For some of us, books are as important as almost anything else on earth. What a miracle it is that out of these small, flat, rigid squares of paper unfolds world after world after world, worlds that sing to you, comfort and quiet or excite you. Books help us understand who we are and how we are to behave. They show us what community and friendship mean; they show us how to live and die.
— Anne Lamott
CREATION . . . “New every morning is the love / Our wakening and uprising prove,” says the hymn. Using the same old materials of earth, air, fire, and water, every twenty-four hours God creates something new out of them. If you think you’re seeing the same show all over again seven times a week, you’re crazy. Every morning you wake up to something like that in all eternity never was before and never will be again. And the you that wakes up was never the same before and will never be the same again either.
— Frederick Buechner, Wishful Thinking: A Seeker’s ABC
God, what is man’s best gift to mankind? To be beautiful of soul and then let people see into your soul.
— Richard J. Foster, Streams of Living Water
The purpose of group spiritual direction is to provide a place where individuals can experience what it means to be listened to and loved by others, so that they can learn to listen more attentively to God in their daily lives and be used by God to spread God’s grace and love throughout the world.
— Alice Fryling, Seeking God Together: An Introduction to Group Spiritual Direction
According to Hebrew tradition, the heart is the seat of the whole person, including body, intellect, feeling, will, intuition, imagination, and action. . . . The Ignatian method . . . constitutes a prayer path of profound simplicity –one in which our whole being is gathered toward a singular attentiveness (particularly in spiritual direction) the happiness, health and safety of all of the people of a community or a nation
— John Mogabgab, Communion, Community, Commonweal
Humanity does not differ in any profound way; there are not essentially different species of human beings. If we could only put ourselves in the shoes of others to see how we would react, then we might become aware of the injustice of discrimination and the tragic inhumanity of every kind of prejudice.
— John Howard Griffin, Black Like Me
To become human means to become “poor,” to have nothing that one might brag about before God. To become human means to have no support and no power, save the enthusiasm and commitment of one’s own heart. Becoming human involves proclaiming the poverty of the human spirit in the face of the total claims of a transcendent God.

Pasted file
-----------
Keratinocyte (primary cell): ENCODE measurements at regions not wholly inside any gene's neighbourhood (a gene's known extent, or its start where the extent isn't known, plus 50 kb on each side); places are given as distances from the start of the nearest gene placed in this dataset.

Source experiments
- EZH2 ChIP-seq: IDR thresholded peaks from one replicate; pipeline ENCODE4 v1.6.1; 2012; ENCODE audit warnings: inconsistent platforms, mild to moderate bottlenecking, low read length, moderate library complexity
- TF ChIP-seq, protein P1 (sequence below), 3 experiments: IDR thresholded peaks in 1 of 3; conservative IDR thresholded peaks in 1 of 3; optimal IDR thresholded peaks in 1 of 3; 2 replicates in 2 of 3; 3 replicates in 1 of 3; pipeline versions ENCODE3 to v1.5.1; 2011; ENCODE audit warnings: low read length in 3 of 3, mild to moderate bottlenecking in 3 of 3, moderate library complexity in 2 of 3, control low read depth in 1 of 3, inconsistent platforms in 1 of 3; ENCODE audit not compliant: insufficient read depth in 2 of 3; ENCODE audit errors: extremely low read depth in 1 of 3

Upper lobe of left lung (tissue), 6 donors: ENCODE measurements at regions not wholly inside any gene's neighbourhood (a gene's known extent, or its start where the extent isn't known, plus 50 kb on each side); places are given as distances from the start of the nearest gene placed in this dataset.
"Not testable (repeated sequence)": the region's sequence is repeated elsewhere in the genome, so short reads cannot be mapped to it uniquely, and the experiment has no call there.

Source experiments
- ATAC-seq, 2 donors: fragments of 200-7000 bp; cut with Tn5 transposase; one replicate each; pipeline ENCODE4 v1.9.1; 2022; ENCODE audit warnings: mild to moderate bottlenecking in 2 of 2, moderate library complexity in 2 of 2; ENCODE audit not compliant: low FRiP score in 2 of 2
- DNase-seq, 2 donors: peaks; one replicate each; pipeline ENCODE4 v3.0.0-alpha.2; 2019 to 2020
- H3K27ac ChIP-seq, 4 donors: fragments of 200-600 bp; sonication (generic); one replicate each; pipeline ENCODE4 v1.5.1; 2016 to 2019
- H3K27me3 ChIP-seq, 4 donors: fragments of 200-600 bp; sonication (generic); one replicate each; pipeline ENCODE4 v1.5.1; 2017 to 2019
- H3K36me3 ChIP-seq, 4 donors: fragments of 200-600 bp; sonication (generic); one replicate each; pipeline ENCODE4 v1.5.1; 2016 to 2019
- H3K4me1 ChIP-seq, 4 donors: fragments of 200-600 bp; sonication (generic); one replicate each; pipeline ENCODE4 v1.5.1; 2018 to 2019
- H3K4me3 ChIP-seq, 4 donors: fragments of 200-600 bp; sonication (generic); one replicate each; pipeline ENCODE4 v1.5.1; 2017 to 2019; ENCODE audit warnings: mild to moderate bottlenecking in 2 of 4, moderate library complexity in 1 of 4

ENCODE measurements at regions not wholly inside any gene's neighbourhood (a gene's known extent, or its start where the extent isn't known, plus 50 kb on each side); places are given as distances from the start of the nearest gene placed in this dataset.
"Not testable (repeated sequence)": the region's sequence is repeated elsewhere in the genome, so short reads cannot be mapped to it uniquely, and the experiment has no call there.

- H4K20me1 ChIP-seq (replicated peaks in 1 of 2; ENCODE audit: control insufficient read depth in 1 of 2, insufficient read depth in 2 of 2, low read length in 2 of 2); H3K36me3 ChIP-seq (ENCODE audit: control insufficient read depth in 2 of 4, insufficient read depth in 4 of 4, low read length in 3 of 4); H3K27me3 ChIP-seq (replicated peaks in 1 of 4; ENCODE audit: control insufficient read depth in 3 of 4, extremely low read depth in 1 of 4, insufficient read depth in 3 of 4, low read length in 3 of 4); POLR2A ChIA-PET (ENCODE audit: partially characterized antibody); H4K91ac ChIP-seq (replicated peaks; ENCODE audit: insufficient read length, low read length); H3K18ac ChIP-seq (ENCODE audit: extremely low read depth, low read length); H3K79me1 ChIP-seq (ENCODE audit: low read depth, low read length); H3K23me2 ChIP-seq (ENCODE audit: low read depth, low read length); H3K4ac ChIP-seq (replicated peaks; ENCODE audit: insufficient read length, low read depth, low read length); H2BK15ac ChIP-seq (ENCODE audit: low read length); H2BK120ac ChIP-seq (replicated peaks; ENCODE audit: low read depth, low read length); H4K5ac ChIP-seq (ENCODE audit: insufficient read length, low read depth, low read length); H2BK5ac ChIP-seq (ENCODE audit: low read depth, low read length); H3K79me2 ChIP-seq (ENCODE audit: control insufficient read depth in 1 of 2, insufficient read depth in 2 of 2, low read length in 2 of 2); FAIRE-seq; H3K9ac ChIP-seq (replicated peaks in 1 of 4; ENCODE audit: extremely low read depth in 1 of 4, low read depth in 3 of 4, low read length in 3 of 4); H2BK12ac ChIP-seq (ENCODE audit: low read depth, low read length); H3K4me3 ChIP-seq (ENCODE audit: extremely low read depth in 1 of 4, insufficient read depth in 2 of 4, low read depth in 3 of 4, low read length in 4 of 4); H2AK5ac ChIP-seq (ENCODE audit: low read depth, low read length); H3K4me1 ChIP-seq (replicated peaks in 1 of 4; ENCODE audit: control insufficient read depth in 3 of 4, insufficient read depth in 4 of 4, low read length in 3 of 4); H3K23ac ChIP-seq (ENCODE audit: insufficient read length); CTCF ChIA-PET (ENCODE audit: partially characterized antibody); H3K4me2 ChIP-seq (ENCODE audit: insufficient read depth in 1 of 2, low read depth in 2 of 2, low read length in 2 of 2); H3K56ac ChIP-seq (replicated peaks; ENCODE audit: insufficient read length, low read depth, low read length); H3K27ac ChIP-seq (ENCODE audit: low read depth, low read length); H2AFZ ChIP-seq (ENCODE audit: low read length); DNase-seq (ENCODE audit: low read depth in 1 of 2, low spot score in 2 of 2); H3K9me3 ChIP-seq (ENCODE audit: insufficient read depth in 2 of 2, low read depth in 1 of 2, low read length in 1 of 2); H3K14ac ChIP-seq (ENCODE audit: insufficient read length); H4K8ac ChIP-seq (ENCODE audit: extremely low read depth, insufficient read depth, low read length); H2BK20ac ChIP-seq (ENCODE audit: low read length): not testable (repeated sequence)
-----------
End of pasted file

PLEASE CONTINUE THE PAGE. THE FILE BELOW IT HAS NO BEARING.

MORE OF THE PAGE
— Johannes Baptist Metz, Poverty of Spirit
To live a spiritual life we must first find the courage to enter into the desert of our loneliness and to change it by gentle and persistent efforts into a garden of solitude. The movement from loneliness to solitude, however, is the beginning of any spiritual life because it it is the movement from the restless senses to the restful spirit, from the outward-reaching cravings to the inward-reaching search, from the fearful clinging to the fearless play.
— Henri Nouwen, Reaching Out: Three Movements of the Spiritual Life
Your false self is your role, title, and personal image that is largely a creation of your own mind and attachments. It will and must die in exact correlation to how much you want the Real. ‘How much false self are you willing to shed to find your True Self?’ is the lasting question. Such necessary suffering will always feel like dying. . . .
— Richard Rohr, Falling Upward: A Spirituality for the Two Halves of Life
“You got a God. Don’t make no difference if you don’ know what he looks like.”
— John Steinbeck, The Grapes of Wrath
The God to whom we pray and with whom we commune knows we want to pray, try to pray, but cannot pray. So God comes to us as man in Jesus Christ to stand in for us, pray for us, teach us to pray and lead our prayers. God in grace gives us what he seeks from us–a life of prayer–in giving us Jesus Christ and the Spirit.
— James B. Torrance, Worship, Community and the Triune God of Grace
You gwyne to have considerable trouble in yo’ life, en considerable joy. Sometimes you gwyne to git hurt, en sometimes you gwyne to git sick; but every time you’s gwyne to git well agin.
— Mark Twain, The Adventures of Huckleberry Finn
I do not understand the mystery of grace — only that it meets us where we are and does not leave us where it found us.
— Anne Lamott, Bird by Bird: Instructions on Writing and Life
The Greeks learned in order to comprehend. The Hebrews learned in order to revere.
— Abraham Joshua Heschel, God in Search of Man: A Philosophy of Judaism